Digging into Jerusalem

How many empires have ruled Jerusalem? We asked archaeologists on the city's special day
23 May 2017

Jerusalem is one of the few cities in the world to have its own national holiday, celebrated on May 24th. Over the last 5,000 years the city has certainly seen its share of colorful history, so in honor of Jerusalem Day we decided to ask the Department of Archeology and Ancient Near East Cultures about archeological digs in the Jerusalem, and why the city has fascinated so many for so long. Naama Walzer and Alon Arad, both Master's students at the department, took on the challenge.

 

One city, a world of research

Jerusalem's history is as diverse as its population. Thousands of years of continuous settlement have meant the city is made up of layers upon layers of civilization. Archeological exploration of Jerusalem began in the 19th century, and hasn't stopped since. And while researchers now know more than ever about the city's past, many questions remain unanswered.

 

While many know about the Biblical history of Jerusalem, its more ancient past is often overlooked. According to findings from the Mount of Olives and the Valley of Rephaim, Jerusalem has actually been inhabited since the Paleolithic era, which began over two million years ago.

 

Capital of a kingdom or a small country?

Jerusalem's status during Biblical times is a contested issue. It's mentioned in the Al Amarna letters, which were found in Egypt and are dated from the late Bronze period, towards the end of 2,000 BCE. This allows us to know that during this period Jerusalem was a city-state, like other city-states in Canaan that were under Egyptian patronage. From this point on, however, there are disagreements about the city's status. Was it the capital of a large, united kingdom? Maybe, and maybe not. What's certain is that by the 7th century BCE writers and editors were sitting together in Jerusalem, creating long, complicated texts that are included in what we know today as the Bible.

 

But even after Biblical times, Jerusalem continued to be a local focal point. Findings from the Hellenistic and Maccabees period continue to pop up. A good example of this is the Acra fortress, which was only discovered recently. In 2015, after a lengthy search, archeologists found a massive fortified wall, leftovers of other defensive structures, dozens of coins that were used to date the fortress' existence, arrowheads made of bronze and other items that were typical of the Selecuid military.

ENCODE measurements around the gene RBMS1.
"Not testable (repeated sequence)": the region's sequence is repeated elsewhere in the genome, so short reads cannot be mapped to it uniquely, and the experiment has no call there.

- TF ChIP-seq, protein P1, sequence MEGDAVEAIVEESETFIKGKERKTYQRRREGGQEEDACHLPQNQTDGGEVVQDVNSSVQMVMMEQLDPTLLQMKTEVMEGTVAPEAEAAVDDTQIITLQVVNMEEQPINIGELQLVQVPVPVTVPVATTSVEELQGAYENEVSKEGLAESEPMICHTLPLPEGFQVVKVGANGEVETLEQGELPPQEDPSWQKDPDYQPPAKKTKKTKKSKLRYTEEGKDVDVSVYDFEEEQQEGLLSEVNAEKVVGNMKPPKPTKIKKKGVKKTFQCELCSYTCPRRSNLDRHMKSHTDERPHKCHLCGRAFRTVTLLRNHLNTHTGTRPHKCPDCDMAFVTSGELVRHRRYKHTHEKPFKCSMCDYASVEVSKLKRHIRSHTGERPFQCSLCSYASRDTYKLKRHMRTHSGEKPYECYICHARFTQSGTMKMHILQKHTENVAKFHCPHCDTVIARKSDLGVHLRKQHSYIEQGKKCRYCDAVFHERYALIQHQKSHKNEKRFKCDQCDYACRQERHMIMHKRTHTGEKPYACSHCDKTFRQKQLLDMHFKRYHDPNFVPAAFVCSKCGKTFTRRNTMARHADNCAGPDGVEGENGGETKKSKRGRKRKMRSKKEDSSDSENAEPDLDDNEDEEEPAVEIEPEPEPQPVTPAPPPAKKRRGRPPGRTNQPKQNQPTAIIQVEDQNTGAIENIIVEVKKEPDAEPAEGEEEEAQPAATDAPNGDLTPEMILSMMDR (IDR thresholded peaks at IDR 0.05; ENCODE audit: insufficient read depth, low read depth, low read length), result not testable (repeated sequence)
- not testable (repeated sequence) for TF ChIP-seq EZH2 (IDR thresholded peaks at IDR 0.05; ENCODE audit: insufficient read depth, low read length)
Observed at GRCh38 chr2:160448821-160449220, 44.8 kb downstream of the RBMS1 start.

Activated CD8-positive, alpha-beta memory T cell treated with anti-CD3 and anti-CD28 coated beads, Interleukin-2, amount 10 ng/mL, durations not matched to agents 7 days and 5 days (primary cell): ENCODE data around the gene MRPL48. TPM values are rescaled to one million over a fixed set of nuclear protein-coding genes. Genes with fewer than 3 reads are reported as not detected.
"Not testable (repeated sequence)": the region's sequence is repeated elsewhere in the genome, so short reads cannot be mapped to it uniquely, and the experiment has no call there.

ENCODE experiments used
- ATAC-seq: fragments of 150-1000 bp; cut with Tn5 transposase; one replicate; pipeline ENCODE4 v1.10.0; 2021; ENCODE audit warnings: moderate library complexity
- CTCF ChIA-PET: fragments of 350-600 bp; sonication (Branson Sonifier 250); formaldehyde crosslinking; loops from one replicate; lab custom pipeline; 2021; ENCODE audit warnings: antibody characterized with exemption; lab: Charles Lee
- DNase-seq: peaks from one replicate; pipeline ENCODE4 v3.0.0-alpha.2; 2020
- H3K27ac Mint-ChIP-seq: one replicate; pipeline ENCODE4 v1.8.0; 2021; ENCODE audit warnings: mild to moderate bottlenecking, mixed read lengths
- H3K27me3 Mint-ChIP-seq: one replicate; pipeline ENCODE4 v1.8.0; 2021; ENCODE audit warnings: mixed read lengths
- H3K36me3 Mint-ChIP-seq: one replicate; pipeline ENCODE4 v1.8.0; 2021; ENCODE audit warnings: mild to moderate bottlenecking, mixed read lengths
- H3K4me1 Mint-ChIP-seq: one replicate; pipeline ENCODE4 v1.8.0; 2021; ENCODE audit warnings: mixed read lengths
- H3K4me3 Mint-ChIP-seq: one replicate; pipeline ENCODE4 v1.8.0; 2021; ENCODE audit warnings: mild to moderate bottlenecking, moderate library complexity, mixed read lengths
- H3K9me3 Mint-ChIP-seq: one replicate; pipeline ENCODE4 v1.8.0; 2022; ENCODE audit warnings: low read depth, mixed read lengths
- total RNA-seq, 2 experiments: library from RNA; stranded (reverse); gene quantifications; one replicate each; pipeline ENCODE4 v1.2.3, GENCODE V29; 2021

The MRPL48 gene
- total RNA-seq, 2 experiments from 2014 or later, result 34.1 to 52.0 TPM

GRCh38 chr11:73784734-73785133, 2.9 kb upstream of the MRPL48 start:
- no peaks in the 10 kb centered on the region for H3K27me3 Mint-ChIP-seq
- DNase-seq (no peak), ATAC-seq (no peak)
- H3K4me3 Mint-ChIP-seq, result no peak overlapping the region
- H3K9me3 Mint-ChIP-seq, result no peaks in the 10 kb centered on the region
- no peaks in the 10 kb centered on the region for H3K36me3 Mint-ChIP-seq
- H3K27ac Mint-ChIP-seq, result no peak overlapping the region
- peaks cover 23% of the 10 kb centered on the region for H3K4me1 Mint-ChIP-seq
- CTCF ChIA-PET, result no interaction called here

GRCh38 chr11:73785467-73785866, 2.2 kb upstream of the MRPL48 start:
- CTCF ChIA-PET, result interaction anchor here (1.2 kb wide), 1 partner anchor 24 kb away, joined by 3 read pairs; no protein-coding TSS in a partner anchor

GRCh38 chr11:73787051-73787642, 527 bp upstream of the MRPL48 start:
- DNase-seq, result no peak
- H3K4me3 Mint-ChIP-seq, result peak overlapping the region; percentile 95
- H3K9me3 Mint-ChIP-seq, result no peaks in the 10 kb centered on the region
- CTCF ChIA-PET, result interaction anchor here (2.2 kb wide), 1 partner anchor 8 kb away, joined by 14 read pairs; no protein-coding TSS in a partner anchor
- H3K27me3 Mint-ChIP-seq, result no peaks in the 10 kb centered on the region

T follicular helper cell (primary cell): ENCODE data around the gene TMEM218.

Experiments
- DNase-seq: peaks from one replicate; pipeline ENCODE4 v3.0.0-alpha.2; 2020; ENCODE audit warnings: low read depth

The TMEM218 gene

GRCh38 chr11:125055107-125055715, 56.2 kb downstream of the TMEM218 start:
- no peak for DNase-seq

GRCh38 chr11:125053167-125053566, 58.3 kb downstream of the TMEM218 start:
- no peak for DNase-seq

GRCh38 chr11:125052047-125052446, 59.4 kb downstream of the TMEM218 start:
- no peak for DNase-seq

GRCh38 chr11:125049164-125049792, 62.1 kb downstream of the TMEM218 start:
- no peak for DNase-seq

The days of the Roman Empire's rule in the region also had a great impact on Jerusalem. During those days the Second Temple was built, and a new religion began to solidify, which in time would become the most dominant religious force in the world – Christianity. Eventually the Second Temple was destroyed, and a series of rebellions led to exile, and a ban on Jews entering the city. The city's name was also changed to Aelia Capitolina and the province was renamed to Syria Palestina.

 

Over time, the Roman Empire and its heir in our region, the Byzantine Empire, were done affecting the city, and the Muslim conquest took their place. Conflict between dynasties, people and religions ensured that between the 7th and 15th centuries the city changed many hands, and each ruler wanted to leave their mark on it. One of the most prominent examples of this is the Dome of the Rock, one of Jerusalem's most notorious monuments, completed at the end of the 7th century. However, in the 15th century the Ottoman Empire conquered the city, and held onto it until the 20th.

 

All these changes have left their traces in Jerusalem, whether above the ground or below. They've made Jerusalem a unique place, with a rich heritage, which is embodied not only in the diversity of its modern inhabitants but in the richness of the academic research it's helped produce.

 

You drink, archeologists talk

If we managed to pique your interest, you're welcome to join us in Tel Aviv on May 24th to hear more about Jerusalem's past from TAU archeologists. The event will take place at "Hanasih" bar, Nahlat Binyamin 18.

 

Tel Aviv University, P.O. Box 39040, Tel Aviv 6997801, Israel
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